Rebbe Nacḥman of Breslov, takes things a step further and explains “zimrat haAretz” to refer to the songs of the Land (I heard from the Rosh Yeshiva, Rabbi Ya’akov Shapira, that a similar comment is attributed to the Kotzker Rebbe). Ya’akov Avinu’s instructions were “take the songs of the Land with you, they may influence the viceroy.” The songs which come from Eretz Yisrael, says Rebbe Nacḥman, elevate the human soul.
Based on the Bacḥ’s comment, we may suggest that Rashi’s comment is close to that of Rebbe Nacḥman, Ya’akov’s intention was to influence the viceroy through the spiritual dimension of the Land which is manifest in her fruit. By eating the fruit of the Land, the viceroy would become a better person, and behave more favorably towards Ya’akov’s sons.
Thus, we see that the material abundance of Eretz Yisrael has a direct impact on spiritual status. When a person is within Israel, breathing her air, eating her fruit and listening to her tunes, he becomes a better person. Beyond this, even if one has not been privileged to reach the Land, receiving her fruit or her songs also conveys the influence of the Land’s unique traits.
Comparison of the Abundance of the Land to that Outside Her
Unfortunately, all too often we hear the claim that life outside Israel presents greater material abundance and therefore it is worthwhile to live abroad. The problem with this claim is the failure to understand that it is not possible to quantify the material abundance of Eretz Yisrael or to argue that it is better or worse than that outside the Land, since the material dimension within the Land includes a spiritual reality. This comparison would be the equivalent of comparing the qualities of motorcycles and books. It is perfectly clear that the criteria for assessing a motorcycle is its speed, engine size, durability, etc., while the primary factor for assessing a book is its content. Based on what we have presented, the fruit of the Land is not the sum of its physical components, but incorporates a superior and sublime reality. Fruit grown abroad, however good it is, is nothing more than fruit, and therefore cannot be compared to the fruit of the Land.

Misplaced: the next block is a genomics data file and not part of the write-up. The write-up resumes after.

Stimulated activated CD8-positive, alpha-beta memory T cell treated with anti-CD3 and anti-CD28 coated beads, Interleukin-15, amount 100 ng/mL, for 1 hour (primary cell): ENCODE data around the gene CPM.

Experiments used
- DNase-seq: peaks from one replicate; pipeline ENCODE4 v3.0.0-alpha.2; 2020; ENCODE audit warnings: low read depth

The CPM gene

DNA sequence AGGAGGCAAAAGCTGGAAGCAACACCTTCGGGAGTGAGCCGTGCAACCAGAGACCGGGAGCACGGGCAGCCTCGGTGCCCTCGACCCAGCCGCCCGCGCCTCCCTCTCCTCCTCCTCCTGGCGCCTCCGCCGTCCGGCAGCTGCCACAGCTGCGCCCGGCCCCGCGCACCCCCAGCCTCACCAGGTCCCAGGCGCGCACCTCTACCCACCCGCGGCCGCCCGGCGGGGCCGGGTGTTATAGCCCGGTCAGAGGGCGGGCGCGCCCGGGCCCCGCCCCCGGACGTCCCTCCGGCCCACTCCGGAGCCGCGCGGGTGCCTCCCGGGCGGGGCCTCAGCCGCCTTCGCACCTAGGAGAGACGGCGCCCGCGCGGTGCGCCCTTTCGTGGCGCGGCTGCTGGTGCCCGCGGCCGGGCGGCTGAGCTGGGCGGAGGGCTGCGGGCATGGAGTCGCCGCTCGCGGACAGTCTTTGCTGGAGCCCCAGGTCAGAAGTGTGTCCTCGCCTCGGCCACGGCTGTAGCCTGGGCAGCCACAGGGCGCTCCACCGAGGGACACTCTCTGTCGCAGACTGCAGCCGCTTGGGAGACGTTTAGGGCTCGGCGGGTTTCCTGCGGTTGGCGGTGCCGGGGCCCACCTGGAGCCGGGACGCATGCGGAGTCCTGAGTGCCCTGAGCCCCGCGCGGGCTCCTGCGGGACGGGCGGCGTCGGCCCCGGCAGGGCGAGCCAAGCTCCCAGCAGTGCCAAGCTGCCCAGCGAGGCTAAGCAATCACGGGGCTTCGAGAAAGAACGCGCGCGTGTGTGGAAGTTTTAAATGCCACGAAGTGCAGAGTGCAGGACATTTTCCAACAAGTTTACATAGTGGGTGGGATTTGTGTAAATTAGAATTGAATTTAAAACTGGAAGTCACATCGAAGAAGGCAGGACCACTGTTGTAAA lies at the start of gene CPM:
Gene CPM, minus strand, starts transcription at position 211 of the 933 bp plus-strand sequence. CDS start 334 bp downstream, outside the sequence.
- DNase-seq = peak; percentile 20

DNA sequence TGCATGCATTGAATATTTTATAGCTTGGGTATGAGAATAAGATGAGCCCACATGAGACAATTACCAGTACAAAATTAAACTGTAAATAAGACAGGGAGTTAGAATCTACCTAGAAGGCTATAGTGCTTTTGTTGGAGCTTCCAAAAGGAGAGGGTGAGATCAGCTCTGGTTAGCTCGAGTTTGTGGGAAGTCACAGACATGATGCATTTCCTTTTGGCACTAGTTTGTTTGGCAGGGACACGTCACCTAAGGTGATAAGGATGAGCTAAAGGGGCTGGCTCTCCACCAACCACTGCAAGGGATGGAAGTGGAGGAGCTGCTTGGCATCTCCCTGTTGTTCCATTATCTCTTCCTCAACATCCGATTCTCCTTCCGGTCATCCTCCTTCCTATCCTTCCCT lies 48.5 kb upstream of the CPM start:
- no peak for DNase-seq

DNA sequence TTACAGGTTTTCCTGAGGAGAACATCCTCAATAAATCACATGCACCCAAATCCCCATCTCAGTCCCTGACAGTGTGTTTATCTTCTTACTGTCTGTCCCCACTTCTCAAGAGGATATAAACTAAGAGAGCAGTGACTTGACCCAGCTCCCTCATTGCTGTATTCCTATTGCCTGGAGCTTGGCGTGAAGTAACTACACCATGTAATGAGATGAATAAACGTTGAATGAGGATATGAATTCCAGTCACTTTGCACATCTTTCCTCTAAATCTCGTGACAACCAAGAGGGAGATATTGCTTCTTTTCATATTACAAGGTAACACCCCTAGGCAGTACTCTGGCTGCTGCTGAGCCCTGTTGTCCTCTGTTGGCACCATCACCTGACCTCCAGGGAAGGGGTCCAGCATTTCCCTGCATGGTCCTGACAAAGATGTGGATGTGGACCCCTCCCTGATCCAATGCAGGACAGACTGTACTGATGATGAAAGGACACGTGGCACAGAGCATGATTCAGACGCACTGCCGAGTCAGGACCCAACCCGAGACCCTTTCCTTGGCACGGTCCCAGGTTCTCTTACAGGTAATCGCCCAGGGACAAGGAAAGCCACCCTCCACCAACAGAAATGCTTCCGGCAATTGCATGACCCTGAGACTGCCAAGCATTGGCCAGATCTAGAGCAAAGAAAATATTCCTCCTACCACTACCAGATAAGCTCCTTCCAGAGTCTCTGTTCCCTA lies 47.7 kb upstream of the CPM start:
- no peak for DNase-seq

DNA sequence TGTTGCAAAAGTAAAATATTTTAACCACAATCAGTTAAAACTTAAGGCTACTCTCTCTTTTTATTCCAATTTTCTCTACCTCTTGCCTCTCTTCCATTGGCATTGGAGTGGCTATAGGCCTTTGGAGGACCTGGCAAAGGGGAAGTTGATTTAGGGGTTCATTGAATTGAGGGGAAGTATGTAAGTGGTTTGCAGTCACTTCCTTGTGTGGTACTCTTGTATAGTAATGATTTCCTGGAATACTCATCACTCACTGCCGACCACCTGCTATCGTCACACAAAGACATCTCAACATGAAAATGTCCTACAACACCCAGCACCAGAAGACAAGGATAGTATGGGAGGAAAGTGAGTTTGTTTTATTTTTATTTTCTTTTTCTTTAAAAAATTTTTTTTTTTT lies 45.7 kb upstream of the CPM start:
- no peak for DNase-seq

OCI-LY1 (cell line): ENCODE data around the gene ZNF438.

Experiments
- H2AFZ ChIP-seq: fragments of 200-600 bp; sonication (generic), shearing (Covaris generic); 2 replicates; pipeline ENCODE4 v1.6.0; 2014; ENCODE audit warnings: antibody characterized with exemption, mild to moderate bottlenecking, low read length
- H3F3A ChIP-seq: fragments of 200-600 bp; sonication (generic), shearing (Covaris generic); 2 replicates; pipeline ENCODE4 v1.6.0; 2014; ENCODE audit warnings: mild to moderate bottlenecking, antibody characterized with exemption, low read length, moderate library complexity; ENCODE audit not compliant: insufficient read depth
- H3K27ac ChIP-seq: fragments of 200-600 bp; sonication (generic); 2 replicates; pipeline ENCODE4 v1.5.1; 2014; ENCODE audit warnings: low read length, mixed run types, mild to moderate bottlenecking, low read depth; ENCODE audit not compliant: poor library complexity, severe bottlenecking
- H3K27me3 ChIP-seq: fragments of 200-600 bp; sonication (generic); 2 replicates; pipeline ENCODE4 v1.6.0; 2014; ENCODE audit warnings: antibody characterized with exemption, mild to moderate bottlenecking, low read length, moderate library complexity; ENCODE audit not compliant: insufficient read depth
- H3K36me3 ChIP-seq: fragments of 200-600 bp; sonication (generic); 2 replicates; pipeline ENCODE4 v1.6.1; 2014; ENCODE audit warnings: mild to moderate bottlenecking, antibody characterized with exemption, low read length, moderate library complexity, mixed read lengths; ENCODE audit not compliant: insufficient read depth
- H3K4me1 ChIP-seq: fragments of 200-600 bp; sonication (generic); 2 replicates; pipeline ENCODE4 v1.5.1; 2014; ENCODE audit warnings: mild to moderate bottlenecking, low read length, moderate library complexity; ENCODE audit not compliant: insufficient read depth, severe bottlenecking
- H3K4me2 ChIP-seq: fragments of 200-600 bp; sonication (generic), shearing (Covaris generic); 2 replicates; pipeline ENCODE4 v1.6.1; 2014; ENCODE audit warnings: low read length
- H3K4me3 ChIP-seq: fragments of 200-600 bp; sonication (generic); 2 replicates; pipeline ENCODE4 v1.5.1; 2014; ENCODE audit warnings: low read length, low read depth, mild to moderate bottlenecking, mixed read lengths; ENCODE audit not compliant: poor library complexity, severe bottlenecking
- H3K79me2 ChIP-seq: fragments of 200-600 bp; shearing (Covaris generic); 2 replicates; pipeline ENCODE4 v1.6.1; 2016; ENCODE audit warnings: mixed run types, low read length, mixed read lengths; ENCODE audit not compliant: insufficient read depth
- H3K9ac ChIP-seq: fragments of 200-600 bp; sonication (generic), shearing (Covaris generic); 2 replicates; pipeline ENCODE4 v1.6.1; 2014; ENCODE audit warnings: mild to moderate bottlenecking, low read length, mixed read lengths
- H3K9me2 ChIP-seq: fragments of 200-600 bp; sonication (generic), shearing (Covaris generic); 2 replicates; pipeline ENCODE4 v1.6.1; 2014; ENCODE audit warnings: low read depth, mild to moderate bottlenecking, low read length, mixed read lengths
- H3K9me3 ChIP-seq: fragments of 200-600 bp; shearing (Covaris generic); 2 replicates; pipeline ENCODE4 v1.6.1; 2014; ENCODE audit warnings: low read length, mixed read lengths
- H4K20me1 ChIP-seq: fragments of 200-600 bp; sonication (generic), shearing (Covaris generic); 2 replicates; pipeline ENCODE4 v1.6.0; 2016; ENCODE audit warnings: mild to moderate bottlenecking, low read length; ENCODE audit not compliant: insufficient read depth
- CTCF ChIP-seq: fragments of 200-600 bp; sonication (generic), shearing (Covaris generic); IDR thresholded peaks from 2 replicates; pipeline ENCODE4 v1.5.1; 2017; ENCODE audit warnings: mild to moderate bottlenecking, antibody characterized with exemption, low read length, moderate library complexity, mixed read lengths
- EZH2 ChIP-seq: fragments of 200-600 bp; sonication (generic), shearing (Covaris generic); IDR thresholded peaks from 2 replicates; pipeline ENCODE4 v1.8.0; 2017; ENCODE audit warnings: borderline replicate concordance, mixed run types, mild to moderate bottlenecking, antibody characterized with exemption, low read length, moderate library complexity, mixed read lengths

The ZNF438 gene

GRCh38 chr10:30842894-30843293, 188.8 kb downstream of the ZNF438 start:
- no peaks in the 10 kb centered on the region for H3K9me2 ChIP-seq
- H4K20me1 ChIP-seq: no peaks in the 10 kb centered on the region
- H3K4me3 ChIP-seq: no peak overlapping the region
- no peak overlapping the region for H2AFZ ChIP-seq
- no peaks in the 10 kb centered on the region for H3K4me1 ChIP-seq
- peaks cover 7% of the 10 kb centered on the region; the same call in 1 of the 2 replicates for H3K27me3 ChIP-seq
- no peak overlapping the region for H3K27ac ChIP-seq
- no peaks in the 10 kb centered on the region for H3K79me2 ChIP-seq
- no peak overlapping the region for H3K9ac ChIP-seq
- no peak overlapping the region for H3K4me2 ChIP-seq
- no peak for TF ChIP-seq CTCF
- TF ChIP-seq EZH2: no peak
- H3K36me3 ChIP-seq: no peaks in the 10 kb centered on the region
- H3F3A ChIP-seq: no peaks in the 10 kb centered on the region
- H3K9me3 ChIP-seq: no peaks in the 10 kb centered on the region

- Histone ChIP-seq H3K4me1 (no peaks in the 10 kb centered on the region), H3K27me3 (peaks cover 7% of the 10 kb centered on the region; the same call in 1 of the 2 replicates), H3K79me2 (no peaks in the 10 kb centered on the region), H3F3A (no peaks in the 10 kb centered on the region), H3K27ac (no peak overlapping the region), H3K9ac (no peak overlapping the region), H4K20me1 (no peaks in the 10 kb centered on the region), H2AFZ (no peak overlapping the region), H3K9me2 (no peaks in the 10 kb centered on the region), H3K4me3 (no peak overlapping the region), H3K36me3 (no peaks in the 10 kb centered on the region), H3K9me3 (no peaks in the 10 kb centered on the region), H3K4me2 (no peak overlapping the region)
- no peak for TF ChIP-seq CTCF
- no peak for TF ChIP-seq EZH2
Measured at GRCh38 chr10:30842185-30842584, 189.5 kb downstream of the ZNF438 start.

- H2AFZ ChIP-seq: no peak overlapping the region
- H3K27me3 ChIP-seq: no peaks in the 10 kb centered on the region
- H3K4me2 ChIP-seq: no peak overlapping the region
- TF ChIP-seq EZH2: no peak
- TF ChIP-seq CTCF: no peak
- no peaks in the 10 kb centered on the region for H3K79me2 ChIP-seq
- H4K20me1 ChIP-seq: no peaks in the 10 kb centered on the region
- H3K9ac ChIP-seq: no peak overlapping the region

Israel’s Economy in our Times
The above comments are true not only for fruit. When Israel first entered its Land, the economy was predominantly agricultural; therefore, the Torah makes it clear that the agriculture of Eretz Yisrael is unique, incorporating a spiritual aspect. Clearly, in our days, when Israel’s economy includes numerous areas beyond agriculture, the Torah’s blessings apply to all of these areas. When an Israeli computer programmer develops a program, which advances the world or when an Israeli researcher creates a new medicine, and the like, they do not simply advance their particular field; much more than that, they contribute to the advancement of Israel’s economy. As we have explained, the material and economic status of Eretz Yisrael conveys a spiritual influence on those who live in the Land, and through them, outside Israel as well. It is not only the fruit of Israel’s trees which carry spiritual blessings, but also the fruit of the work of researchers and engineers and the fruit of manual laborers convey spiritual blessings.
Thank God, in our generation we are privileged to live in Eretz Yisrael, to eat of her fruit and be satiated by her spiritual goodness – and thereby to bless God for the good Land He has given us.